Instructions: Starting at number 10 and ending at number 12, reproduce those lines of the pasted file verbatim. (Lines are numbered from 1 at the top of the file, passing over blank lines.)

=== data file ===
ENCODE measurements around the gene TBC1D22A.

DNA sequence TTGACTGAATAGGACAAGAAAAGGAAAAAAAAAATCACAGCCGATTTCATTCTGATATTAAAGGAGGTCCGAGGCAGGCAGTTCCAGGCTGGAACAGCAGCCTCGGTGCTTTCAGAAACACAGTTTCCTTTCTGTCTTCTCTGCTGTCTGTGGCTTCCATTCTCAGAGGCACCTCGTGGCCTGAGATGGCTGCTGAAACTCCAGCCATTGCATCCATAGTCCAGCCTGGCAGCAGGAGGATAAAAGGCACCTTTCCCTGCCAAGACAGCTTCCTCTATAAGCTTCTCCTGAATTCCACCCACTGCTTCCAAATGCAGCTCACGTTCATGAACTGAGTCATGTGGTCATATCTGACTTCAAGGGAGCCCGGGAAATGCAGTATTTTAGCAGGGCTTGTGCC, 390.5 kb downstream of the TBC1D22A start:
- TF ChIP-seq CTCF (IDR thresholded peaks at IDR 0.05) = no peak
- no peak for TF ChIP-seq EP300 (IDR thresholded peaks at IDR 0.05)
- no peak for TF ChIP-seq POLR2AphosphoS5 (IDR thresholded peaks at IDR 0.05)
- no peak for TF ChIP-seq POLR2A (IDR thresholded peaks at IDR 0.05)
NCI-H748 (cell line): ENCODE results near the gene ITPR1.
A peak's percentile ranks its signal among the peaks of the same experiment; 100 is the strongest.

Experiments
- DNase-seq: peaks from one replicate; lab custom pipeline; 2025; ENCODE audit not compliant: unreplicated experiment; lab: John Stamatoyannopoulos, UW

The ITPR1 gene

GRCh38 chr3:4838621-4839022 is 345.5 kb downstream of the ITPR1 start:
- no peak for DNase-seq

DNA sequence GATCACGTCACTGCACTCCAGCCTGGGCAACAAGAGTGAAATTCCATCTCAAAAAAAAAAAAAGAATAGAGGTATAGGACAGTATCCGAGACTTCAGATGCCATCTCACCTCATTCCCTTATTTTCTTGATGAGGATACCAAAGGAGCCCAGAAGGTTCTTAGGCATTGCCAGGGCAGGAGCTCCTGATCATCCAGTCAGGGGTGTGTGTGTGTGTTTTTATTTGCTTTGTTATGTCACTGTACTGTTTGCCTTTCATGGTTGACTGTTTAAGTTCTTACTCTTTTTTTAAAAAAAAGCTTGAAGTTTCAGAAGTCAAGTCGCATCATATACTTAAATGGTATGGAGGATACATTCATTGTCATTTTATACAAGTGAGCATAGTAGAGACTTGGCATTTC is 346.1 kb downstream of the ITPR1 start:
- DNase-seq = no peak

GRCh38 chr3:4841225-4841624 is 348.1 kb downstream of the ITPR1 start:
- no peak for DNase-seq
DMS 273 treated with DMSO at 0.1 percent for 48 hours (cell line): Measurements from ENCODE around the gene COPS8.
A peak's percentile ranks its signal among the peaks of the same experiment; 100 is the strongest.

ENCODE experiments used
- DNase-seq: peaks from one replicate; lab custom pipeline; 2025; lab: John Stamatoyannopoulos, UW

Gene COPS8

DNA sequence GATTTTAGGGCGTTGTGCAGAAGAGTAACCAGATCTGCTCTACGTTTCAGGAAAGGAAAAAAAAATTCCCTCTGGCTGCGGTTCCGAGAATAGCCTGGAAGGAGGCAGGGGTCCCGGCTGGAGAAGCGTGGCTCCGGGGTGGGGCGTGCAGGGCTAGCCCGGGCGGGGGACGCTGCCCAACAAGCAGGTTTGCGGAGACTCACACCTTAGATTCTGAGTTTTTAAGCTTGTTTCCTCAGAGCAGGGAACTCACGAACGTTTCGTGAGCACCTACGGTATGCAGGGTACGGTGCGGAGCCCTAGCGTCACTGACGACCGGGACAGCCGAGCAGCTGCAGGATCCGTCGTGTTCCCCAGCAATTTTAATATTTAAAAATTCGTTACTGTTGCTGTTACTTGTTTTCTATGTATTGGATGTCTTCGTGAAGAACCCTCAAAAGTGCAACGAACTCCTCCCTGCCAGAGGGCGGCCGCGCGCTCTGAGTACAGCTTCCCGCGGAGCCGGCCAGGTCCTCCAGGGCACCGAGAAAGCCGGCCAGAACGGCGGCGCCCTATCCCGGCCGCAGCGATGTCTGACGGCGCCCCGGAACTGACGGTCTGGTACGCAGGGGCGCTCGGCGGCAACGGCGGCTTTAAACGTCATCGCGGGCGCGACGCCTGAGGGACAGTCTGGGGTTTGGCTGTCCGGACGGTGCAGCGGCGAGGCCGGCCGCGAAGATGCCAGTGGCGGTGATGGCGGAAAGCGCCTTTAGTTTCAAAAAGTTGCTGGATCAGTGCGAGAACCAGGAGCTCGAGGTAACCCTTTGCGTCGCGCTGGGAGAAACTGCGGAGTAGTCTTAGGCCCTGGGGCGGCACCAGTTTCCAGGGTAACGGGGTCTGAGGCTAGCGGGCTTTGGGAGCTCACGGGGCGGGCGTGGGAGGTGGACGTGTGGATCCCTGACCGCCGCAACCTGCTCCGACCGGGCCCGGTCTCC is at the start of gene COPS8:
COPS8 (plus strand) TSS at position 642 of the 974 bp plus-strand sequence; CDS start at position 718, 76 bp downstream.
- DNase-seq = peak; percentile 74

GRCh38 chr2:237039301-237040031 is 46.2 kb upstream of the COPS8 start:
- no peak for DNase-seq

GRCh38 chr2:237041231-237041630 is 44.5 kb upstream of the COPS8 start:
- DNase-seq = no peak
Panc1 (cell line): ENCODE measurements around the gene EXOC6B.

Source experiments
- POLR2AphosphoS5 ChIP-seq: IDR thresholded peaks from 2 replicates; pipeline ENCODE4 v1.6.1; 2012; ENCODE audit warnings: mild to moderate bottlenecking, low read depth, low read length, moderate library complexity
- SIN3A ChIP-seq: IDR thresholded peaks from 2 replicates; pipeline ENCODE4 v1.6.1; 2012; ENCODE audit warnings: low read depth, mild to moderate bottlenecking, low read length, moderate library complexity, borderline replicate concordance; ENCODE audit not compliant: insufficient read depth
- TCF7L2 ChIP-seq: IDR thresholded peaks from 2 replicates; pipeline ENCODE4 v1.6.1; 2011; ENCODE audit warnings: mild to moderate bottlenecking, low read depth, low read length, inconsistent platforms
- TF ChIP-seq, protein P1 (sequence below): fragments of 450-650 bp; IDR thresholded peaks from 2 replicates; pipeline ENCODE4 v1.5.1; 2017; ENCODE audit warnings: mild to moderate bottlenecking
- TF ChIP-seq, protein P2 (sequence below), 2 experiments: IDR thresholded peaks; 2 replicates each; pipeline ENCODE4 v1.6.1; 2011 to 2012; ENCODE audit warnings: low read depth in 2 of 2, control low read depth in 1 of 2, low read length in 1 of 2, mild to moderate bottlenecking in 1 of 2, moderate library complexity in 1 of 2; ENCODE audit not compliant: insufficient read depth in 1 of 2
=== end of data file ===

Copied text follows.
- DNase-seq: peaks from one replicate; lab custom pipeline; 2025; ENCODE audit not compliant: unreplicated experiment; lab: John Stamatoyannopoulos, UW

The ITPR1 gene

GRCh38 chr3:4838621-4839022 is 345.5 kb downstream of the ITPR1 start: